Evidence-Based Reviews

Treating posttraumatic stress in motor vehicle accident survivors

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References

Structured diagnostic interviews are straightforward and easy to administer with minimal training. We prefer the 30-question Clinician Administered PTSD Scale (CAPS) because evidence supports its reliability and validity.2,3 Use the CAPS to rate intensity and frequency of the 17 core PTSD symptoms over the past week, month, or lifetime. The CAPS can be scored for a PTSD diagnosis and for symptom severity. This tool’s drawback is that it takes 30 to 60 minutes to administer and a few more minutes to score.

Self-report measures are quick to administer and score and provide valuable information about symptom presence and severity.4 We recommend the PTSD Checklist (PCL), a widely used measure that has been shown to reliably and validly assess MVA-related PTSD.5,6 Consisting of 17 items corresponding to the DSM-IV-TR PTSD symptoms, the PCL takes about 5 minutes to complete and 1 or 2 minutes to score. A score ≥44 is a highly accurate indication of PTSD.6

Patients with MVA-related PTSD often have psychiatric comorbidities.7 The most frequently diagnosed are:

  • major depressive disorder (in about one-half of persons with MVA-related PTSD)
  • anxiety disorders, such as generalized anxiety disorder (in about one-third)
  • chronic pain
  • alcohol or other substance abuse.

We use the Structured Clinical Interview for DSM-IV (SCID) to diagnose comorbid conditions.8 If you do not have time to administer a structured clinical interview, we recommend using psychometrically sound self-report measures, such as the Beck Depression Inventory9 and the State Trait Anxiety Inventory.10

Length of time since the MVA gives a good indication of how likely PTSD is to remit without intervention. Longitudinal studies have found that within 1 year, PTSD will remit without intervention in nearly two-thirds of those diagnosed within 1 to 4 months of the MVA. PTSD that persists after 1 year is much less likely to resolve without treatment.11 Other predictors of PTSD persistence include:

  • lack of physical recovery
  • major depression within the first 2 months of the MVA
  • current major depression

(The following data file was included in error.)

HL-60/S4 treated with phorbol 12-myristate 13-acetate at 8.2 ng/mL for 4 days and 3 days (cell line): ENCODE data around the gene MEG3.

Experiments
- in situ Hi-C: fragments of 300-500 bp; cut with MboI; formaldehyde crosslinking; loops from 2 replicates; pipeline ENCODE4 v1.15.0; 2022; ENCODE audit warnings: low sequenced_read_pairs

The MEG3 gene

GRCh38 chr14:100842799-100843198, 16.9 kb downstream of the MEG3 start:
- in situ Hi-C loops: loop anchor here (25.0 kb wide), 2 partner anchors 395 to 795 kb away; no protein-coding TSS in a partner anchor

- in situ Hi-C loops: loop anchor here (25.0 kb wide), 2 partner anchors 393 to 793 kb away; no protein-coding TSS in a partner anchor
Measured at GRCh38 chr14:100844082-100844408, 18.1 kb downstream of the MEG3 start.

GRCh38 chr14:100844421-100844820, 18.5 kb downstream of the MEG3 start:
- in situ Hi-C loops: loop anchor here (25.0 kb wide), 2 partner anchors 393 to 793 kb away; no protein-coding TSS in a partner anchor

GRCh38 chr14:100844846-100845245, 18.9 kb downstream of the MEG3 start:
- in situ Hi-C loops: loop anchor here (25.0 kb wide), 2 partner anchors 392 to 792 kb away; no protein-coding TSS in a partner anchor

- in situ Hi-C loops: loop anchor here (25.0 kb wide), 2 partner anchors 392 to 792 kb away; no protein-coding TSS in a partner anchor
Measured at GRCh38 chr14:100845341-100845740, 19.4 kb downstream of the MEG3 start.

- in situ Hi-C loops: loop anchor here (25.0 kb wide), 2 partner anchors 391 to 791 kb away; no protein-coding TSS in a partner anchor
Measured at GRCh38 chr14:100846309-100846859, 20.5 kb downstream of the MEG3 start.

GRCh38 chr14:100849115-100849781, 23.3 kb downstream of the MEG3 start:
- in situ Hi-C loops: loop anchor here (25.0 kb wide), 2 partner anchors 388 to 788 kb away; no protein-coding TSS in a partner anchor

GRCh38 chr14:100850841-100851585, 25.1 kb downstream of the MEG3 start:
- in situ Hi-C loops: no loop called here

• alcohol abuse before the MVA
  • perceived vulnerability during the MVA
  • poor family relationships after the MVA.11

PTSD symptoms that initially do not meet diagnostic criteria (subsyndromal PTSD) can worsen in the first year postMVA and lead to a diagnosis of delayed-onset PTSD.12 Having less social support and experiencing additional life stressors—such as another accident, worsening physical health, or change in job—can contribute to delayed-onset PTSD.

CASE CONTINUED: Overcoming fears with psychotherapy

As part of cognitive-behavioral therapy (CBT), the therapist teaches Mr. O a simple breathing exercise to reduce anxiety. He also leads Mr. O through a progression of imaginal and in vivo exposure exercises. The former involves having the patient think about provocative situations in a graded fashion, from easiest to most difficult, while in the psychiatrist’s office. The latter involves having Mr. O seek out red lights—first as a passenger in a vehicle, then as a driver with a passenger, and then while driving alone—until they no longer cause distress.

The American Psychiatric Association,13 Veterans Affairs/Department of Defense,14 International Society of Traumatic Stress Studies,15 and other organizations recommend CBT to treat PTSD.16 Randomized, controlled trials and other evidence support CBT’s efficacy for MVA-related PTSD.11,17

Before implementing CBT, cultivate a strong therapeutic relationship with MVA survivors. The exercises may be acutely distressing, and you will be asking them to complete between-session practice tasks.

CBT for MVA-related PTSD can be delivered to individuals or groups,18 typically in 8 to 16 weekly or semi-weekly, 60- to 90-minute sessions. (Table 2) explains which elements of CBT address specific PTSD symptoms.11

Therapy usually begins with psychoeducation about PTSD symptoms and expected reactions to trauma (the “flight, fight, or freeze” response) to normalize these reactions and place them within the cognitive-behavioral conceptualization. Teach your patients that avoiding memories and reminders of the trauma maintains PTSD and that they must overcome avoidance for treatment to be successful. Note that avoidance can be subtle, such as a patient going to a feared place but distracting himself while there.

CBT for PTSD often includes teaching an anxiety management skill (Box). Imaginal and in vivo exercises also are usually part of treatment.

In imaginal exposure, patients repeatedly and fully confront their frightening memories within session by recounting as much detail about the MVA as possible, including what they were sensing, feeling, and thinking. This description of the MVA can be recorded during the session or written outside of therapy and read aloud by the patient during sessions.

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